• Toss in extra virgin olive oil, thyme, and sprinkle with Kosher salt.
  • Roast at 375F on a sheet pan, stirring occasionally, until brown and tender, 20-30 minutes depending on size.
  • I roasted the seeds as well for a crunchy snack… but they’ll be finished well before the rest of the squash, so remove them early.

One of Laura’s recent posts is a Cherry Berry Buckwheat Granola that I have assembled the ingredients to try. I’ve made plenty of granola, but this one has so many unique components that I can’t resist giving it a go. Visit here to check out her recipe and a photo that will make even non-granolas hungry.

My granola of the past, that is anxiously awaiting its upgrade…

Chocolate Stout Cupcakes and a Thank You

Today gave me an excuse to make cupcakes. And I love making cupcakes. Excuse, you wonder? You’re exactly right… since when have I needed an excuse to bake anything? But the motivation for these treats was especially tempting- a birthday. A birthday for twins, actually, so that made it doubly fun.

These Chocolate Stout Cupcakes are made with rich dark molasses, orange juice and zest, nutmeg, cinnamon and… a Young’s Double Chocolate Stout. Jam-packed with flavor but not too sweet. The icing is a 77% cocoa dark chocolate lightened with whipped egg whites. And just a tiny bit of butter. Tiny.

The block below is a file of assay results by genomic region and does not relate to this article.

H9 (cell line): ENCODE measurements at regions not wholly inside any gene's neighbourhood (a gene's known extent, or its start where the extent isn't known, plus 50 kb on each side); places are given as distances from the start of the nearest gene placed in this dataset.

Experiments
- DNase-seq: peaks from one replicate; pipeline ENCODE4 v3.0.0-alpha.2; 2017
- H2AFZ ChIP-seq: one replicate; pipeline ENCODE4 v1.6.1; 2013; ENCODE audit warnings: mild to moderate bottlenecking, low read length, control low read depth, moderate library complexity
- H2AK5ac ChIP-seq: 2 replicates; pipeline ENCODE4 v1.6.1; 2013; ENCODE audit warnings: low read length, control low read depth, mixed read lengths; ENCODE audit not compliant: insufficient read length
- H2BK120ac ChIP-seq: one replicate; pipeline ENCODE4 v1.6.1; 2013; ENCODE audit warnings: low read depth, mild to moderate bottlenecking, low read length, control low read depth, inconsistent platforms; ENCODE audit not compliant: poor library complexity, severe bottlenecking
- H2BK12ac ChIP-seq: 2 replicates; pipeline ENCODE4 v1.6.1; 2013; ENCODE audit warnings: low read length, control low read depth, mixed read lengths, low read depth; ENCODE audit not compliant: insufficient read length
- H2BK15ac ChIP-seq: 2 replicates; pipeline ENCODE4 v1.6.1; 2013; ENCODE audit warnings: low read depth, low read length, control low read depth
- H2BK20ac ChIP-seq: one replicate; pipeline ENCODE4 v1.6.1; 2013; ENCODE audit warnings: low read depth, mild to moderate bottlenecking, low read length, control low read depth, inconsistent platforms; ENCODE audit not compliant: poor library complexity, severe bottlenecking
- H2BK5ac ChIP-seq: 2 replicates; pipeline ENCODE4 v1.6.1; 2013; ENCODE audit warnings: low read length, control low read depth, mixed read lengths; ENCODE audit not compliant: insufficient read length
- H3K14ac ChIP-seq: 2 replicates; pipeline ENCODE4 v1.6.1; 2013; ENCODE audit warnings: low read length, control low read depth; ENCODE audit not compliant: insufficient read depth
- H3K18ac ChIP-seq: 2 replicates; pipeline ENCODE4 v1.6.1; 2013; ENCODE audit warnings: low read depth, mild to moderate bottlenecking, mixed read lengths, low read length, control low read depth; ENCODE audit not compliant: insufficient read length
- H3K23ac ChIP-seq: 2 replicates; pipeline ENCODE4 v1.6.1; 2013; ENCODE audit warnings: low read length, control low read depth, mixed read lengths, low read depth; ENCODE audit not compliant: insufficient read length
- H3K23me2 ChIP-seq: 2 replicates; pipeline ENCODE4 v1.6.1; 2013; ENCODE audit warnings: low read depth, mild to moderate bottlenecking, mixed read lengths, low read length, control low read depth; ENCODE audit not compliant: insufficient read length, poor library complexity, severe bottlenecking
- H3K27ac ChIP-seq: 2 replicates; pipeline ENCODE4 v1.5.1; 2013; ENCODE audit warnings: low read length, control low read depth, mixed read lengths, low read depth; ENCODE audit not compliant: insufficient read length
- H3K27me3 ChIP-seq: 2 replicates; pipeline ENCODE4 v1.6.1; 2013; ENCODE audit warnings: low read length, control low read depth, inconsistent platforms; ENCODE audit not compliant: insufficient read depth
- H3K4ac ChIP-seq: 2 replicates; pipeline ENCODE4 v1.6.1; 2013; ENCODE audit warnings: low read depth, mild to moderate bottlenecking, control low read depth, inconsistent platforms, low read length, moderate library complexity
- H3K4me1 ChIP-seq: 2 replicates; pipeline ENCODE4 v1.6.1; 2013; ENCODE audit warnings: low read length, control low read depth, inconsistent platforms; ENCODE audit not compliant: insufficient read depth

TinyKitchenStories, a fellow blogger, posted these cupcakes in early February, and I’ve been waiting for a legitimate reason to bake them ever since. She gives a detailed recipe description that’s easy to follow, and her witty writing style will entertain you as you cook. Check out her recipe, and gorgeous cupcake photos here.

And thank you TinyKitchenStories for my second nomination for the Kreativ/Versatile Blogger Award. I am so creative that I could not come up with seven additional interesting facts about myself, a requirement for accepting the award. The first seven were borderline painful. We might argue that I’m actually not deserving. Or interesting. But that aside, if you missed the original seven deb facts and really, really want to read them, then first– promise me you won’t be disappointed or vow not to tell me if you are, and second– click here.